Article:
Watching Apollo 13 and rereading Lost Moon, Jim Lovell's exciting recollection of the events on the crippled spaceship, I began to wonder. Why does NASA maintain the gasses at the triple point? A pressure vessel designed to handle very high vacuum (which H2 and O2 triple points are near complete vacuum) and low temperatures is thicker and more dense then a pressure vessel designed to handle modest amounts of pressure. Why wouldn't they store these gasses at higher pressures, at or near atmospheric pressure?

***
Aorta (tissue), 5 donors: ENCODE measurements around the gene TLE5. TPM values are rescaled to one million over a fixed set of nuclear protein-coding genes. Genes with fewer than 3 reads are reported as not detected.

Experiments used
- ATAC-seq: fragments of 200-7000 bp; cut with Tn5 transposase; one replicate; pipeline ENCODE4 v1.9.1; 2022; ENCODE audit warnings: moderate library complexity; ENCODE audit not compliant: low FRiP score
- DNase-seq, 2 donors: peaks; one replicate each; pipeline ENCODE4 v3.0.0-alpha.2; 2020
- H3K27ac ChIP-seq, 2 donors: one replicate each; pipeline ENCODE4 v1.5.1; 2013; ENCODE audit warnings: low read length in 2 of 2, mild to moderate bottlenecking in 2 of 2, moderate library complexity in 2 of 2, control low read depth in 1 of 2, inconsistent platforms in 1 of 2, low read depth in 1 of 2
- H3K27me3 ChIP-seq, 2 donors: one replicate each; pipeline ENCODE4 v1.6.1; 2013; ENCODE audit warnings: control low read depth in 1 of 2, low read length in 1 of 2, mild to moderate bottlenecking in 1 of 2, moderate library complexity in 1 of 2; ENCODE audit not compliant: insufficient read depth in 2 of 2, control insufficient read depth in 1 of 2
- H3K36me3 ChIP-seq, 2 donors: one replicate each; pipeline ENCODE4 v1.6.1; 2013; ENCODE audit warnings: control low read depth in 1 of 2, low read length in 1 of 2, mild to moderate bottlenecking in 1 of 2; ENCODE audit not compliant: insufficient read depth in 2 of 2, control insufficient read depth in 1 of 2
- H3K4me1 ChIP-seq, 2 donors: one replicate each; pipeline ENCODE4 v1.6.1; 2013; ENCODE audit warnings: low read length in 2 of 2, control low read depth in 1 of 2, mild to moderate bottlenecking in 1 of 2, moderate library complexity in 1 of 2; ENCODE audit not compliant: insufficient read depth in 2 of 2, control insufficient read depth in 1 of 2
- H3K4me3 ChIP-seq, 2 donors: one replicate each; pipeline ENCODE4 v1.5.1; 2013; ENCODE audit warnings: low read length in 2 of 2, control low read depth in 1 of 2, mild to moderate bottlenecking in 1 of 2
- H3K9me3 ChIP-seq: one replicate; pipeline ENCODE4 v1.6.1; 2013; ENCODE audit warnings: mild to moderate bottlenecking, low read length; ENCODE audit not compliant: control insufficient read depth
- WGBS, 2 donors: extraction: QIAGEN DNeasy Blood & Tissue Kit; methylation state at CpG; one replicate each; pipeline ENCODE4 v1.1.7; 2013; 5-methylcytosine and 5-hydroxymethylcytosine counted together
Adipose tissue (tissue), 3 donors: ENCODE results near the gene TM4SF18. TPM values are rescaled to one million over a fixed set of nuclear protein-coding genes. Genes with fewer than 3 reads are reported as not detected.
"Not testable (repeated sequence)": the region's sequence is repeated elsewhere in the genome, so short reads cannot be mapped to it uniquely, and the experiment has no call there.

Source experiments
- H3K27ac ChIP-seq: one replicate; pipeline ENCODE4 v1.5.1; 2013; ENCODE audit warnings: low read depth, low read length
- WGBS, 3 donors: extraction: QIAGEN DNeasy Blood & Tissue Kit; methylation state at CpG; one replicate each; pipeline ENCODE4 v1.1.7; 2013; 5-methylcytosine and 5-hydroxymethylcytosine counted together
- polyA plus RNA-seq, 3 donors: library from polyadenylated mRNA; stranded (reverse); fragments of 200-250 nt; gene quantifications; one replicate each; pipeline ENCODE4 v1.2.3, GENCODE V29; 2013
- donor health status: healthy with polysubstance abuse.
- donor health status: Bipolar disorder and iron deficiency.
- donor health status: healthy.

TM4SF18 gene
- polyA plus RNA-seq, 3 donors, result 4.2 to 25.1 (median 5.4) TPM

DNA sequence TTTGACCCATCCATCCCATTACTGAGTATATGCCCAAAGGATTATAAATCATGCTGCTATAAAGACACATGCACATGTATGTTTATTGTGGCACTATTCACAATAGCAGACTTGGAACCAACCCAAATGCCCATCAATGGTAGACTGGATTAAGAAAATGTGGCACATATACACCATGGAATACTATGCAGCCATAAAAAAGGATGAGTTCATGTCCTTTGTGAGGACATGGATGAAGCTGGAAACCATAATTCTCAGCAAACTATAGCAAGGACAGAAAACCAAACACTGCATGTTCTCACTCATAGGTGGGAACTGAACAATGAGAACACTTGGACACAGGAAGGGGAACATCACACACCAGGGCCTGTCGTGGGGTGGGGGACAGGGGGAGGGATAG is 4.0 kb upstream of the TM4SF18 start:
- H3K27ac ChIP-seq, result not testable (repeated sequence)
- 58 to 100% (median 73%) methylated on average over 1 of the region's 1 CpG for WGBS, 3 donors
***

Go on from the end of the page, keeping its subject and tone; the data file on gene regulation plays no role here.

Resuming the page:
If you want a few hundred pages of gory detail on gas management, I found an original research report here.
Looking at excerpts from a book on cryogenics, one thing that's pointed out is that the triple point provides a stable pressure inside the container even as energy is added or removed, because the energy just changes some of the material from one state to another. By comparison, a can of LOX needs pressure management because a little heat produces a gas head, and so on.